STEP 2: Prioritize

We all know what it means to prioritize. It means to select the most important thing(s). But did you know: the word priority came into the English language in the 14oo’s where it was used exclusively in the singular form. It only began being used in the plural, going from priority to priorities in the 1900s. This is really such a pity because it use to mean the one thing above all others, the thing that came prior or first. I think we have truly lost something in this etymological evolutation of the word.

 

But back to priorities: in this second step we have two different places we need to prioritize: 1) all the competing goals from the define step 2) the various actions we could take to achieve any one of the goals we selected in the define step. So you have to prioritize both the what and the how. This means getting good at learning to say NO. There are only so many hours in each day and so much you to go around – for every goal you select to focus on there is an opportunity cost (something else that you have to say NO to due to your own limited resources). Part of achieving what we set out to is managing our time well and the other part (which is often more critical) is learning to either delegrate or to say NO. It is hard to do, but sometimes we even have to say no to great opportunities because as amazing as they may be, they distract us from our priorities.

 

Going back to our example of losing 30 pounds. Let’s imagine this is a priority focus for 2022. Now we need to think about how we do this before the end of the year or in basically 10 months. If we want to lose 30 pounds in 10 months, it simply means we need to lose 3 pounds per month.

 
How can we do this?
  • Change our diet or hire a nutritionist
  • Add more movement and exercise into our routine or hire a trainer
  • Get more and better sleep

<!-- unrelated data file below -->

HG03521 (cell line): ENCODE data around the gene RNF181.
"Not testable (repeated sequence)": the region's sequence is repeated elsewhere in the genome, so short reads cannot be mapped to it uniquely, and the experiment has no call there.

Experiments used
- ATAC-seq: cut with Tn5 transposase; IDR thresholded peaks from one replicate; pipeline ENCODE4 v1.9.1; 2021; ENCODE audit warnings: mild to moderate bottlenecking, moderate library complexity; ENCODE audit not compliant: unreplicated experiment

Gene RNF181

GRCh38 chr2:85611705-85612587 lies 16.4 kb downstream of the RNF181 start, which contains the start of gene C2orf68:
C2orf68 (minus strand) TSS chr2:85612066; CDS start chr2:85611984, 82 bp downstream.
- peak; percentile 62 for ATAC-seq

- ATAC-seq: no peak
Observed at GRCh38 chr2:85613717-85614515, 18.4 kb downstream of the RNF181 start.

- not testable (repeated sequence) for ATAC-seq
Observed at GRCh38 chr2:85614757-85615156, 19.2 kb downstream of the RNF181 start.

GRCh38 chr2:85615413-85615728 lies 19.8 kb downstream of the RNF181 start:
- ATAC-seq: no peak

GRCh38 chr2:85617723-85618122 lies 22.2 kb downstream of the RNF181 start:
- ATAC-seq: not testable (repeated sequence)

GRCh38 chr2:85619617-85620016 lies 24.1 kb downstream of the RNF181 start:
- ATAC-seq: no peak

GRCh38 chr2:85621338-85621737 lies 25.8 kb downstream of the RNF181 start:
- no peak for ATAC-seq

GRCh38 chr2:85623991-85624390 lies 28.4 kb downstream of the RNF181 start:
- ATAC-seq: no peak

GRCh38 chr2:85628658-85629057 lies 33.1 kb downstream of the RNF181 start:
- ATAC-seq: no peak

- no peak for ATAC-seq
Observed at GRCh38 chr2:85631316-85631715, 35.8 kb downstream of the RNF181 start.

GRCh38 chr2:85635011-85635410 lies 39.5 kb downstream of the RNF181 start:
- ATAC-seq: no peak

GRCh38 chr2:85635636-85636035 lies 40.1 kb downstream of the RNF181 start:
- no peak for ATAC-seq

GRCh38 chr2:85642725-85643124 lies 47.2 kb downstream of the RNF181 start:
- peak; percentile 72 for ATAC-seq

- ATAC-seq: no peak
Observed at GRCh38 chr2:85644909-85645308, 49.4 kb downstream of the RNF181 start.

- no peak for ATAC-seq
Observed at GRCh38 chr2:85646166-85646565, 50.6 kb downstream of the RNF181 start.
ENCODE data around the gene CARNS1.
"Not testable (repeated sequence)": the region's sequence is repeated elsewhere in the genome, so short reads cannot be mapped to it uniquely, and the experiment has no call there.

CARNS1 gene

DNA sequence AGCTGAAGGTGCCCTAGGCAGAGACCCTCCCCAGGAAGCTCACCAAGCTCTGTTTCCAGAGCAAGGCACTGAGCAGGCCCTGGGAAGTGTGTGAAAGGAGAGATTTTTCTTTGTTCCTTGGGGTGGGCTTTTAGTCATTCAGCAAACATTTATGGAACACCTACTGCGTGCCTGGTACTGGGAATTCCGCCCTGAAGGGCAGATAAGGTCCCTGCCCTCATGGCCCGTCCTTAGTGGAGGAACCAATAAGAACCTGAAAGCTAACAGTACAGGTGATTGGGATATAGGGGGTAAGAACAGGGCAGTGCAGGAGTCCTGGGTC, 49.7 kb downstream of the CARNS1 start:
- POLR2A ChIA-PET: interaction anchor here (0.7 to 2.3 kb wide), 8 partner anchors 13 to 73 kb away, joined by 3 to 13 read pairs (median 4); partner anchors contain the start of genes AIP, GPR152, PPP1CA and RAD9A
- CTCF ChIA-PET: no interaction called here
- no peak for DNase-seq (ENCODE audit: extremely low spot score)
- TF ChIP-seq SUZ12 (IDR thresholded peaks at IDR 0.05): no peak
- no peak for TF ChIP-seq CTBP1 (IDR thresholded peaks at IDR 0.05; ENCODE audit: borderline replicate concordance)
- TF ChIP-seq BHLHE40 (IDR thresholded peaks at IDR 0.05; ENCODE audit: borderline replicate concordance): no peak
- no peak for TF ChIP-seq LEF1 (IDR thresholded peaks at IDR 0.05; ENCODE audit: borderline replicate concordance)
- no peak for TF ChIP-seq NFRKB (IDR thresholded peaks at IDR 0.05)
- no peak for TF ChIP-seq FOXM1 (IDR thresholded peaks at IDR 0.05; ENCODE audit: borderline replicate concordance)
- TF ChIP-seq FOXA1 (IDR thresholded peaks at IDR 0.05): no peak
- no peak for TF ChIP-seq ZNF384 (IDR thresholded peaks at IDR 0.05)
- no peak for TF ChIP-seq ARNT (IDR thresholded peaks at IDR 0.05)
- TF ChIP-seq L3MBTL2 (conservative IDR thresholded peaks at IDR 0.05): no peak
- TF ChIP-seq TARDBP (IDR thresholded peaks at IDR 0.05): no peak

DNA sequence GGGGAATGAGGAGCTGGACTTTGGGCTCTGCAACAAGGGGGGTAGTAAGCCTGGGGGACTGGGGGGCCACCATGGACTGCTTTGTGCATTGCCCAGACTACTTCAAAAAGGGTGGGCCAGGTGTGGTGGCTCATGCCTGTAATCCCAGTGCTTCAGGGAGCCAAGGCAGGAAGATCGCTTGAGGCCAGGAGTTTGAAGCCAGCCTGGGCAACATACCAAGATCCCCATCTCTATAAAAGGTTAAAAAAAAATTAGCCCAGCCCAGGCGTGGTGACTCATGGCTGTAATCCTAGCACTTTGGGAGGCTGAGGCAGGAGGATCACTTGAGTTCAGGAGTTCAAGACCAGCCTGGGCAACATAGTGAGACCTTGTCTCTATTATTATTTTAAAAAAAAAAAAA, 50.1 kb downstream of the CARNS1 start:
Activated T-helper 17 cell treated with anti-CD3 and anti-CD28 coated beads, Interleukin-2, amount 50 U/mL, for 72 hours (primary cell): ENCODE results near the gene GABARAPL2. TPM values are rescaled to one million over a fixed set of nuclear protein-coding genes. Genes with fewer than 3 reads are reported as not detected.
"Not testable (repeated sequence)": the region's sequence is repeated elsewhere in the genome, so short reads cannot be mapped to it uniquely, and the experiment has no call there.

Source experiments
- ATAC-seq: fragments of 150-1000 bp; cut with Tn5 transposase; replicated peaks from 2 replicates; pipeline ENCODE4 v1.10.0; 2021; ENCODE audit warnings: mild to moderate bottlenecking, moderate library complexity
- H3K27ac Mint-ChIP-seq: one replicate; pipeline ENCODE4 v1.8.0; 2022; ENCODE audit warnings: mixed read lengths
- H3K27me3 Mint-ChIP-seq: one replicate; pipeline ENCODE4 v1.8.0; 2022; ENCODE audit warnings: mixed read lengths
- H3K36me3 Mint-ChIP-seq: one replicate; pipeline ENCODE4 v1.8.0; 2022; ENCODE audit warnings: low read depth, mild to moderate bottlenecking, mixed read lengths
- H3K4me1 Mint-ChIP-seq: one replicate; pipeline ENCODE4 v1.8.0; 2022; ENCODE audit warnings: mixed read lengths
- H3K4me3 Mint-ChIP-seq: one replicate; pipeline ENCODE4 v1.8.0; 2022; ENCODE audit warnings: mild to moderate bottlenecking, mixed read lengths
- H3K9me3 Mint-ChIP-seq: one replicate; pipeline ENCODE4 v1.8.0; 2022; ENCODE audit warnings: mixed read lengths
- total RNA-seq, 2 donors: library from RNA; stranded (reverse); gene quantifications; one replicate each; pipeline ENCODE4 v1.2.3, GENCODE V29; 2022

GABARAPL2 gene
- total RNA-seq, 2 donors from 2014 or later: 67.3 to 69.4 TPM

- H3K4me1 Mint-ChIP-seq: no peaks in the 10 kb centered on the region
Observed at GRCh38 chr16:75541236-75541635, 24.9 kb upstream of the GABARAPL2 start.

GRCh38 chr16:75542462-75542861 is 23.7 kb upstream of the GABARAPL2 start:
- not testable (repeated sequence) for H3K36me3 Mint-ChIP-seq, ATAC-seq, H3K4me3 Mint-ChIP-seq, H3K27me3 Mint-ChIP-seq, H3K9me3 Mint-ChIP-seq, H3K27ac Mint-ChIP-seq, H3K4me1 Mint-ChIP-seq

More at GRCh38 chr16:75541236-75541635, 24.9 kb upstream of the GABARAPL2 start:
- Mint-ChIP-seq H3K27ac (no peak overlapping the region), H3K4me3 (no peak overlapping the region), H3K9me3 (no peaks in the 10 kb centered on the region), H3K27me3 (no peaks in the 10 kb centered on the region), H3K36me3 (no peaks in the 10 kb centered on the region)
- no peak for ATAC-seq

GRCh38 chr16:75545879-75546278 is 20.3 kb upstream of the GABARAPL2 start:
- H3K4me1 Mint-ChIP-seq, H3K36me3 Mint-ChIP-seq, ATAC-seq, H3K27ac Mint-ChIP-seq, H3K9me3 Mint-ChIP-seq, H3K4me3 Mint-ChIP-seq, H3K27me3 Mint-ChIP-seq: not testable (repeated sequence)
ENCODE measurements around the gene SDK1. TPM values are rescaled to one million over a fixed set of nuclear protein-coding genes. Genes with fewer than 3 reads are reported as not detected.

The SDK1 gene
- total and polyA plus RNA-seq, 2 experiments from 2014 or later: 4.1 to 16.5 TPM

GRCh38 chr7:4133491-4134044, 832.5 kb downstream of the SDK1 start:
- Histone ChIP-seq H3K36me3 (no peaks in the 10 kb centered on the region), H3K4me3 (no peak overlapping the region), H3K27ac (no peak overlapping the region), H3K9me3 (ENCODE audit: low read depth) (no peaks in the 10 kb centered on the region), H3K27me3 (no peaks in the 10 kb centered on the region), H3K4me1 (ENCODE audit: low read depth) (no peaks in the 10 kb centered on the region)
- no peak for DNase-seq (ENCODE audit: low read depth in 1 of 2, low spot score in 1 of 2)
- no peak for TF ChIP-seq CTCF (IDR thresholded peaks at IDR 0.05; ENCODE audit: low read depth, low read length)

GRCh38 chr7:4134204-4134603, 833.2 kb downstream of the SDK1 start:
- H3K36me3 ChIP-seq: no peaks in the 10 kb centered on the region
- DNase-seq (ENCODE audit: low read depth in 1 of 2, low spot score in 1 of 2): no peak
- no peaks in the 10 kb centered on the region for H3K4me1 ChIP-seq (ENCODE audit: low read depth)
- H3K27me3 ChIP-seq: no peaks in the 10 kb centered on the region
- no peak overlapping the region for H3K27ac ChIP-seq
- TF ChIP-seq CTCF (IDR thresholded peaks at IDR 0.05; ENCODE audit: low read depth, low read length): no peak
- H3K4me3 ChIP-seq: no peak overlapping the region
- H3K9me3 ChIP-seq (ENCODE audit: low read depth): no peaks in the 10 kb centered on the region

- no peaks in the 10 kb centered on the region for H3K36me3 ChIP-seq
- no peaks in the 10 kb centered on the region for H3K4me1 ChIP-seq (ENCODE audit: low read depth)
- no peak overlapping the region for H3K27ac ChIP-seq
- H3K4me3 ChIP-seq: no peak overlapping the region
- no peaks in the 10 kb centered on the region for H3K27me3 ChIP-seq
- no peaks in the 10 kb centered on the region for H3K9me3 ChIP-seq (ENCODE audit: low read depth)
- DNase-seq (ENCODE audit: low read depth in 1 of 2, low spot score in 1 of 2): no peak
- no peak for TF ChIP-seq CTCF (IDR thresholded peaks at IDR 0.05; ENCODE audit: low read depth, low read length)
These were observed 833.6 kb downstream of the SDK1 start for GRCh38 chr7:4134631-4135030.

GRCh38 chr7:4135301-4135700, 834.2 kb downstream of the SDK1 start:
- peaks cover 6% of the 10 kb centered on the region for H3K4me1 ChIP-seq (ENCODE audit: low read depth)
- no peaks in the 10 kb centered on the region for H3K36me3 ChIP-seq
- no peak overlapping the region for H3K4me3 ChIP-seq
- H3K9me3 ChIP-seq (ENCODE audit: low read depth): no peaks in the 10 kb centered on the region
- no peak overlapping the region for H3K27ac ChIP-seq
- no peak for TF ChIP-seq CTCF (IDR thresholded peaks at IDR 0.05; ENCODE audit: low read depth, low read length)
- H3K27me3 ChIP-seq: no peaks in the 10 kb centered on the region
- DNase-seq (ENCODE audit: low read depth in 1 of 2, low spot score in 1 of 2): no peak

• Drink more water
  • Stop eating junk food
  • Quit hanging out with the people who are always tempting us to eat garbage
  • Many other possibilities, but you get the idea

We have to decide amongst these various methods, what we think is going to give us the greatest likelihood of losing 3 pounds per month or slightly less than a pound a week. Again, changing too many things at once means we will often find ourselves overwhelmed and giving up almost before we get started. We need to simplify and choose things we believe we can achieve.

One tool we can use to do this is called the MOSCOW method and it stands for must, should, could, won’t.  So for each of those points above decide if it is a must, a should, a could or a won’t. Let’s say for the sake of example, we feel like we will get the greatest outcomes by changing our diet and getting more movement, so we decide to do a detox and cook all our own meals and to go walking at lunch time every day. An example of a won’t might be the decision to quit hanging out with friends, who are complicit in our bad habits. Instead, we may decide to persuade them to join us in our quest or simply ask them to respect our choice and support us in our goals.